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Electron pairing against the odds

A principle of basic physics holds that similarly charged particles repel each other, but in solids the unthinkable is possible: electrons can get together. When mediated by the right sort of lattice vibrations, electrons can overcome their repulsion and form bound pairs, a well-known effect that can lead to superconductivity. Shahal Ilani and colleagues engineer an even more exotic effect of mutual electron attraction, mediated by other electrons. They accomplish this by placing two carbon nanotube electronic devices next to each other with high, submicrometre precision. The repulsion between the electrons confined in small area in one nanotube can be turned into attraction by accurately placing and tuning the other nanotube. This work resolves a long-standing fundamental question of whether electronic electron pairing is possible and provides a novel platform for quantum electronic devices.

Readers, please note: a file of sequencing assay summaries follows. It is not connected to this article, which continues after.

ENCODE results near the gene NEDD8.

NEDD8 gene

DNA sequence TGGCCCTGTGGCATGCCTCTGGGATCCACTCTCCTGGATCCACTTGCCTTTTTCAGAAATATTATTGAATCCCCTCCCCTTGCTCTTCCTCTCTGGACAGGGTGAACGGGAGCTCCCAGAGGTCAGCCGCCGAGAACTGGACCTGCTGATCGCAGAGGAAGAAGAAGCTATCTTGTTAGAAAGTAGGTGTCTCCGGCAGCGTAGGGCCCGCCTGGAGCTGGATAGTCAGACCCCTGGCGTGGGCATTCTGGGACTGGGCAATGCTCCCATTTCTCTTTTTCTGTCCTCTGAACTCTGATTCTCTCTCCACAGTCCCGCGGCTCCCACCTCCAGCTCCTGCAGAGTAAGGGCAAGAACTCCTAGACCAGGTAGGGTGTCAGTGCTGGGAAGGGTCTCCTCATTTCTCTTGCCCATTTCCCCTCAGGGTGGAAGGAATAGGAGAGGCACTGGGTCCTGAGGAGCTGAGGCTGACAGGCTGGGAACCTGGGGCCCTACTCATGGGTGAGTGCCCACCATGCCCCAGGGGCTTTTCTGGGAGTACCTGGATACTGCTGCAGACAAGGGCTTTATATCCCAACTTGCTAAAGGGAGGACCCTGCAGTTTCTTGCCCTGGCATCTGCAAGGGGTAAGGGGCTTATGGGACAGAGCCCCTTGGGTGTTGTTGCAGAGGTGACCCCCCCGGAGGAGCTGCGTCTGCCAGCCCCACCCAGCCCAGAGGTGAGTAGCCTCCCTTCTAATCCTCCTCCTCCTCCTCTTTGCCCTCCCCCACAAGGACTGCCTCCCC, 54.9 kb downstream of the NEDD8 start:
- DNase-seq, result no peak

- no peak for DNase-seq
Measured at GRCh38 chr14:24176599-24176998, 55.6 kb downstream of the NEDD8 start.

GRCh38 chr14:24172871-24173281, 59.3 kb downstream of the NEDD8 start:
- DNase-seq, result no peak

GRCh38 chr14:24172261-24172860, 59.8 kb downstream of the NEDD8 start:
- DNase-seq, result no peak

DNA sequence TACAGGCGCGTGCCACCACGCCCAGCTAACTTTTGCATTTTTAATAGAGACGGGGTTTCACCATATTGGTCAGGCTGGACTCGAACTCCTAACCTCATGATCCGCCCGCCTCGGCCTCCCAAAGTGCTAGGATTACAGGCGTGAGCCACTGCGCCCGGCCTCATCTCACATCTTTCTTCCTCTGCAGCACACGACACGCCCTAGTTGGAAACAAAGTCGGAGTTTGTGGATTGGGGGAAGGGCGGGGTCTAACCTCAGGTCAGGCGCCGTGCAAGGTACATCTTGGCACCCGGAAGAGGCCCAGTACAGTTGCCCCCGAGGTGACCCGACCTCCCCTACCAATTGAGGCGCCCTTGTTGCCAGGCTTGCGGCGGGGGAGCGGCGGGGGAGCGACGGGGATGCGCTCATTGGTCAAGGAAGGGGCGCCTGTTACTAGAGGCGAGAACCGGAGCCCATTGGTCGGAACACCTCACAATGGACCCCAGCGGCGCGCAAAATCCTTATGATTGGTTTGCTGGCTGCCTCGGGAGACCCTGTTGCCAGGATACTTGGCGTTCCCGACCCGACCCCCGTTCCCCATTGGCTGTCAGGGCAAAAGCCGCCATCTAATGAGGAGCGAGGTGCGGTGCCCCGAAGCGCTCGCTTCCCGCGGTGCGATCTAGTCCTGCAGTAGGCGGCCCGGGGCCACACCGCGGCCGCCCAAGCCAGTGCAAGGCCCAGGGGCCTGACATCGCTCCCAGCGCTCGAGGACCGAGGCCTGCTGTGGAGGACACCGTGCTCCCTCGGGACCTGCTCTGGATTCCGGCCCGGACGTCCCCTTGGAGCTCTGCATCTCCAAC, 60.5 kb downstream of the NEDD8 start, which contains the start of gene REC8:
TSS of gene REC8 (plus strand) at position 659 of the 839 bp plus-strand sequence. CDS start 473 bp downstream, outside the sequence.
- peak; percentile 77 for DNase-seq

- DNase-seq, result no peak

Nature 535, 7612 table of contents

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